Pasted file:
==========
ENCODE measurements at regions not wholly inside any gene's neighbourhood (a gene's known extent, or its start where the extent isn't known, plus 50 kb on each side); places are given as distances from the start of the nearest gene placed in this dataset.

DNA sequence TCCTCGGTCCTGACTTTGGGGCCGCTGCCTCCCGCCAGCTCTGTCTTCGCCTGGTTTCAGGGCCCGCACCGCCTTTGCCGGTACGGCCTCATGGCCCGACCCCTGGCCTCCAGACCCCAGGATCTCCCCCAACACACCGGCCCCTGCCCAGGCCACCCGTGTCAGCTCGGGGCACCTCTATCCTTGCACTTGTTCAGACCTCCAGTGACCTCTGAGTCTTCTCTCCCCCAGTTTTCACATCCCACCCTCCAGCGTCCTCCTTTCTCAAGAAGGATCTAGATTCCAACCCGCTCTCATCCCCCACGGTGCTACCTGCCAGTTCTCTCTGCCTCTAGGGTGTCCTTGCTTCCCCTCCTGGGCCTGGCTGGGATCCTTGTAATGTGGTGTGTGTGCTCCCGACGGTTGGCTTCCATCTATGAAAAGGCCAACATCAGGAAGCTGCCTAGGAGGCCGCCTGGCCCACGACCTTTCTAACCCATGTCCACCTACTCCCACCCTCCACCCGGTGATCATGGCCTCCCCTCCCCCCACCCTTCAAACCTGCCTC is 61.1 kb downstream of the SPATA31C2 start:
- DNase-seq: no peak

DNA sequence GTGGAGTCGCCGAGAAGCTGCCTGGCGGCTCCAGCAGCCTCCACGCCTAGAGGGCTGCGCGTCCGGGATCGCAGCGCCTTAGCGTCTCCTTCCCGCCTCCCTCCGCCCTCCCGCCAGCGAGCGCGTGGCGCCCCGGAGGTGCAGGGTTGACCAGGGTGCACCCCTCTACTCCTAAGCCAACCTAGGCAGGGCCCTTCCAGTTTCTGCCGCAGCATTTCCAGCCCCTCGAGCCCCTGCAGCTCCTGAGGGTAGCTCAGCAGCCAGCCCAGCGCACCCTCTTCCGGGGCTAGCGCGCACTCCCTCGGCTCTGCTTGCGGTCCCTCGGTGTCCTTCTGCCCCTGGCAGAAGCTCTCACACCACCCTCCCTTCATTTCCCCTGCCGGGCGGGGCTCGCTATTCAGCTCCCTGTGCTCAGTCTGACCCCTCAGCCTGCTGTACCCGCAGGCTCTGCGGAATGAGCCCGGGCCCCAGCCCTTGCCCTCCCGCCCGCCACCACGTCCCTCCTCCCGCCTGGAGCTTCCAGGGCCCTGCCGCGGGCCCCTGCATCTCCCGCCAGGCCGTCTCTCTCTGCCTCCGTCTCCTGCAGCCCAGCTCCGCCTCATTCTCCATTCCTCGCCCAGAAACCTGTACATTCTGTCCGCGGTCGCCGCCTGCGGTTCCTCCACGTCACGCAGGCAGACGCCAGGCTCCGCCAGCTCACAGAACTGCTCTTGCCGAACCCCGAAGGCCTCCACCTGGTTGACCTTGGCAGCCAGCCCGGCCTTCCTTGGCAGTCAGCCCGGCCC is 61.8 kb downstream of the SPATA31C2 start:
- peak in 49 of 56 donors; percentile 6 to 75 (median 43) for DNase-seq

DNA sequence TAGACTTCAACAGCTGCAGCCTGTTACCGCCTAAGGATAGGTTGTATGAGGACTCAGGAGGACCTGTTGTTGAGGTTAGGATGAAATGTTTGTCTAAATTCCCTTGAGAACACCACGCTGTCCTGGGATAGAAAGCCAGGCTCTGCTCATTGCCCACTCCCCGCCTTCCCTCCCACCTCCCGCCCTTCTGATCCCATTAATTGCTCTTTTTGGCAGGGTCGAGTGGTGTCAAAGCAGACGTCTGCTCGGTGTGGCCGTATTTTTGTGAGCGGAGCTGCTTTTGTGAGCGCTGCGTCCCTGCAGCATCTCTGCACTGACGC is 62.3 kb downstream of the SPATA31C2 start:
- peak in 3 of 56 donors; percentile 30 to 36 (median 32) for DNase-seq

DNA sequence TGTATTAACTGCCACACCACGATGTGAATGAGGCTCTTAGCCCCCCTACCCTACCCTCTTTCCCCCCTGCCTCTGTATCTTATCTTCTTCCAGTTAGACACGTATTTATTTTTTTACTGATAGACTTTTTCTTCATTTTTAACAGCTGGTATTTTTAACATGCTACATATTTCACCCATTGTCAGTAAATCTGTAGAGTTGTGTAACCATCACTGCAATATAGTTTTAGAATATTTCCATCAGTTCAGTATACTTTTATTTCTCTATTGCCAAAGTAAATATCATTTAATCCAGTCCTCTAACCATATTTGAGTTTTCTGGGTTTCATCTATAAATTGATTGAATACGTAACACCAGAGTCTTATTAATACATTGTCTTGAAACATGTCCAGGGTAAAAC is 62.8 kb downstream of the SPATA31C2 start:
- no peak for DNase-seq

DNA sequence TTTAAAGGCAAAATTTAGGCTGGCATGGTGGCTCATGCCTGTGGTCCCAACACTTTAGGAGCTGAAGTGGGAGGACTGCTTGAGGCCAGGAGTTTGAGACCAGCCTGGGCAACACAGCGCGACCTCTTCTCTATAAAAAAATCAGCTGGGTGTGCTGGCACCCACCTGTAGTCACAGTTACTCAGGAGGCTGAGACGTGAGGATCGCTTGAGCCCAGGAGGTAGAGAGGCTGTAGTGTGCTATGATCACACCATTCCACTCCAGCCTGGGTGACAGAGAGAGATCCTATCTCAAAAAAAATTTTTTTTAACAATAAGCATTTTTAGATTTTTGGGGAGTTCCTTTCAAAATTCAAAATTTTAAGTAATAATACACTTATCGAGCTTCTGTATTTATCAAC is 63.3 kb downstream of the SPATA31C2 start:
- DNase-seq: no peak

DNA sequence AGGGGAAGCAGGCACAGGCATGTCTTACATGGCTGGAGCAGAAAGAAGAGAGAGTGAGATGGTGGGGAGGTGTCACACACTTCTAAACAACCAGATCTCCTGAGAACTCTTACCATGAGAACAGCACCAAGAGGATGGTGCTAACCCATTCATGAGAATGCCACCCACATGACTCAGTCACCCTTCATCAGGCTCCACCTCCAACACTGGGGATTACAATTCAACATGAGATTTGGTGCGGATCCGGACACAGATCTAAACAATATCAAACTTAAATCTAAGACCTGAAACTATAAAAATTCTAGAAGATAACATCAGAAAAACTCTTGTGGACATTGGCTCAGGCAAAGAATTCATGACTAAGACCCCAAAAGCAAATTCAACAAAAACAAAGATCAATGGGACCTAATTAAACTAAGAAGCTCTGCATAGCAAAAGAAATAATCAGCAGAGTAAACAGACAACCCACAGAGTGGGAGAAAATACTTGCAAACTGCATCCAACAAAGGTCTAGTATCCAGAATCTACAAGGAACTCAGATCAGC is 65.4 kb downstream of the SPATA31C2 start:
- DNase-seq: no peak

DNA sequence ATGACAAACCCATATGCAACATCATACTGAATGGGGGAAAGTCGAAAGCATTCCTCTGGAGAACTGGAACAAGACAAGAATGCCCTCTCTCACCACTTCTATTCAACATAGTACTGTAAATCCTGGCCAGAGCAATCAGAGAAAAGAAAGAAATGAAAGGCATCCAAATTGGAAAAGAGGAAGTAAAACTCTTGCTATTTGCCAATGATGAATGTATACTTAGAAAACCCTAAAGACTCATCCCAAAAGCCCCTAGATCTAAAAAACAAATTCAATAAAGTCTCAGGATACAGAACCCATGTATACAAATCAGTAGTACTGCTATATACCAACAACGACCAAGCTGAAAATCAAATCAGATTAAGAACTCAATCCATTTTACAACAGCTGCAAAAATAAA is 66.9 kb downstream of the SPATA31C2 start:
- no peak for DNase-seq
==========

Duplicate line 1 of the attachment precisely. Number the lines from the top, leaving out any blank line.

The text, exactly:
ENCODE measurements at regions not wholly inside any gene's neighbourhood (a gene's known extent, or its start where the extent isn't known, plus 50 kb on each side); places are given as distances from the start of the nearest gene placed in this dataset.